Bill longs to escape the prophet's tentacles, a situation further complicated by the fact that Nicki is Roman's daughter. Maybe the marriage was part of Bill and Roman's business transaction, the blood tie that sealed the deal. It's hard to sympathize with Nicki as a pawn of the menfolk, though; Sevigny plays her as a sullen, manipulative creature with a vicious shopaholic streak that leads to terrifying credit card debt.... The titanic clash between honest Bill and slimy Roman could easily play out across several seasons.
Big Love's menagerie of repellent characters risks turning off the viewer: Bill's mom and dad, played by veteran freaks Bruce Dern and Grace Zabriskie, are wildly cantankerous, and Roman's child bride seems spooky verging on psychotic. But through it all shines the decency of Bill and Barb, constantly in the process of making moral calculations. Intriguingly, the series intimates that Bill took up polygamy out of principle rather than active desire, and you sometimes sense that he'd be happier riding off into the sunset with Barb, leaving the younger wives in the dust. But instead he's chosen to raise his kids (and the other wives) on this weird cusp - one foot in the polygamous, out-of-time society of Juniper Creek and one foot in the mainstream Mormon Utah of fast-food joints and iPods. Bill looks to religion for guidelines and clarity; instead he finds only fuzziness and confusion rising like groundwater.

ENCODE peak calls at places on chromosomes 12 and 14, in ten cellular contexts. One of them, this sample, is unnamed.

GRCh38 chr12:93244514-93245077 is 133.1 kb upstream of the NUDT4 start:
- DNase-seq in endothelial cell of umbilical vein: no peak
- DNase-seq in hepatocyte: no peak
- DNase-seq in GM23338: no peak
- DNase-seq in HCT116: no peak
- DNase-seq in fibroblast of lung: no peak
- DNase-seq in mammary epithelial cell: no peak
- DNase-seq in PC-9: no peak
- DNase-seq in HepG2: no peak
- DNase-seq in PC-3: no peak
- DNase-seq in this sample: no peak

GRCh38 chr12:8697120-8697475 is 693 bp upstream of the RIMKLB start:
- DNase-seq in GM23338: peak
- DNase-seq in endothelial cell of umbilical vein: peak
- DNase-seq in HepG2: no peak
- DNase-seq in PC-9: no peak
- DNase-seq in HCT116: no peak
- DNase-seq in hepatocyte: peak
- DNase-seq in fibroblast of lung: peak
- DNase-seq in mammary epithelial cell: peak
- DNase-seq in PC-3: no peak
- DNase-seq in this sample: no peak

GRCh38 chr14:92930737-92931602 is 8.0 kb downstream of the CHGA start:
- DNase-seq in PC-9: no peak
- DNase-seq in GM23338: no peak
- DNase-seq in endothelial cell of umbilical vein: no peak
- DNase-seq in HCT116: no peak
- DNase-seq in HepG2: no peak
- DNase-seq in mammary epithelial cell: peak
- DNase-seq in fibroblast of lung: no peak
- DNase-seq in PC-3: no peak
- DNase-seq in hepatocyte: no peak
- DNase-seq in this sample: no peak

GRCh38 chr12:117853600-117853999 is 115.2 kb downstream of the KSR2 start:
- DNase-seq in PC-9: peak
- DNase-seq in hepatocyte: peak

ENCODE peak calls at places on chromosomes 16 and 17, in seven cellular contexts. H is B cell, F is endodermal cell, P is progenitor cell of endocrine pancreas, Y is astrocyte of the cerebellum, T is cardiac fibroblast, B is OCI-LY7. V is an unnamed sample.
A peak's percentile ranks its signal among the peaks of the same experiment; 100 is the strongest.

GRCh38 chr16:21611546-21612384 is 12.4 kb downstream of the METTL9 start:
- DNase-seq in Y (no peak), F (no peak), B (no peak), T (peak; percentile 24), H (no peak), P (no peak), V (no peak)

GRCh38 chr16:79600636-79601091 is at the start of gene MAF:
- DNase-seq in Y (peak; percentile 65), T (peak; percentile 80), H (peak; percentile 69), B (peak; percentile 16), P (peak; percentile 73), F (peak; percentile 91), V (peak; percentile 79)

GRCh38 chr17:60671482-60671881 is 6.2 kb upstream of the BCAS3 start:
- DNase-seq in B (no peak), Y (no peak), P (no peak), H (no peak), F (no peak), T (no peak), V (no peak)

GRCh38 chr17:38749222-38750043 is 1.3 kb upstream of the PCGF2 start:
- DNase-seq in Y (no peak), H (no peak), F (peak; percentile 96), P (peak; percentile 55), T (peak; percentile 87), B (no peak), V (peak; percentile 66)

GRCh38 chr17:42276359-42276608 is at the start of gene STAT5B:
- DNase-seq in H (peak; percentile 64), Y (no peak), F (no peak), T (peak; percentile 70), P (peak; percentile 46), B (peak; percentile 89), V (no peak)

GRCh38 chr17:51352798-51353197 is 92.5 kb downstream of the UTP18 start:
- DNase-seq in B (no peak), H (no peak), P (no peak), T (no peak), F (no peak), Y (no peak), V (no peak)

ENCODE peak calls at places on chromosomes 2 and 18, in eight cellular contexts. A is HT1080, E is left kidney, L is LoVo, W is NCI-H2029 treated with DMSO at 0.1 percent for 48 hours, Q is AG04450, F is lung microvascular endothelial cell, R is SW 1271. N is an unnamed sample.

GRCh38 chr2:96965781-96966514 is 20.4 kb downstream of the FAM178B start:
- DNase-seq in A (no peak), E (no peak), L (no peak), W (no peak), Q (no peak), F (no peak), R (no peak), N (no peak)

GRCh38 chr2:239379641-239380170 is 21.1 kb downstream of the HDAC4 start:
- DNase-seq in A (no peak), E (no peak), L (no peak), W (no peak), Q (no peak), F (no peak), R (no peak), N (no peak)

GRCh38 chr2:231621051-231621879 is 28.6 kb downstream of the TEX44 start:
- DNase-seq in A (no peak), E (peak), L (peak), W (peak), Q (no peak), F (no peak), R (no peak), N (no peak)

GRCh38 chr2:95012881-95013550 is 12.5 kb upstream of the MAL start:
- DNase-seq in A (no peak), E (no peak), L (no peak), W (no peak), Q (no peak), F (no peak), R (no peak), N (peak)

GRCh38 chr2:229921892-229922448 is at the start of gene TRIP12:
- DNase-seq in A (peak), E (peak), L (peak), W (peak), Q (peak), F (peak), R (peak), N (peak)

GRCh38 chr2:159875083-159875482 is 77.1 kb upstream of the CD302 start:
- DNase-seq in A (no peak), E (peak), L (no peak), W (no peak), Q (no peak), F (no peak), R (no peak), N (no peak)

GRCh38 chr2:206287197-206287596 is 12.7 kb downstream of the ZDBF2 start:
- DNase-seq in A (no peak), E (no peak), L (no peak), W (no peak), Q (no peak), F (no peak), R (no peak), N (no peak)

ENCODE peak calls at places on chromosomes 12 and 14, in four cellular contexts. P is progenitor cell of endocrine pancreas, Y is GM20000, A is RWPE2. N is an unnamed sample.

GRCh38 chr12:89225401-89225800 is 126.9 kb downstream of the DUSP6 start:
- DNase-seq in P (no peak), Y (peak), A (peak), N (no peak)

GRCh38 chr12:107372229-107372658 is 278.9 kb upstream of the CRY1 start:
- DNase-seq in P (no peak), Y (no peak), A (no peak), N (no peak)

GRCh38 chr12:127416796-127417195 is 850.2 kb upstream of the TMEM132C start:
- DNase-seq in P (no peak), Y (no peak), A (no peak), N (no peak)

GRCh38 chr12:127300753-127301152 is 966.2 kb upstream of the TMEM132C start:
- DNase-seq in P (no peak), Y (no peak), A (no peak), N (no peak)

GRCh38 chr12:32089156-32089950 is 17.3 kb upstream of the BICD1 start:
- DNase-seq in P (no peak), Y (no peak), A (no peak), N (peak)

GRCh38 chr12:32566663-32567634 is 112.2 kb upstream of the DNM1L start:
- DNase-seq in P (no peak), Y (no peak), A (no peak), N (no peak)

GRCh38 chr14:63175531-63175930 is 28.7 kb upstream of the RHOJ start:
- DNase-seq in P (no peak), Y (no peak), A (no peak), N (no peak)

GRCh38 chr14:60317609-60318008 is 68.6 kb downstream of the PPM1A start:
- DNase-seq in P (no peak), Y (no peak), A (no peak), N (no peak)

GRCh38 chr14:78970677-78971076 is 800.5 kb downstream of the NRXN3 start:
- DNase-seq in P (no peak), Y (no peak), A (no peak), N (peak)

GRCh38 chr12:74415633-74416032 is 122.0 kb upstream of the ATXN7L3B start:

Read the whole article. Or you can Google up lots more.
This show means we'll have to spend a lot of time explaining what we are not. As I've written elsewhere: polyamory is to traditional polygamy what loving couples of equals in modern society are to wife-ownership in the Old Testament.
Did Hollywood miss the boat here? Even on its own terms? The HBO-watching public might be more titillated and intrigued by a show about their modern polyamorous middle-class neighbors than about offshoot not-Mormons in Utah doing something so 19th century. I wonder if some TV producer will realize the missed boat, and get the idea for a copycat show about folks like us. Picture it: a big old Victorian house in a city neighborhood full of cats, clutter, and six poly people, 3M 3F, working though several simultaneous permutations of the dramas and hopefully the wonders. Add some clueless in-laws and precocious kids for laffs.... I don't know whether to hope or cringe.
P.S.: For some good talking points on polyamory versus religious polygamy (as usually conceived), see this essay by longtime activist Cherie L. Ve Ard. Synopsis: think gender equality vs. male dominance; secular/liberal vs. religious/conservative; love vs. authority; modern self-determination vs. pre-modern submission to roles.
To that I might add: experiment, growth, and evolution vs. static doctrine. And, recognition of fallibility vs. claims of final truth.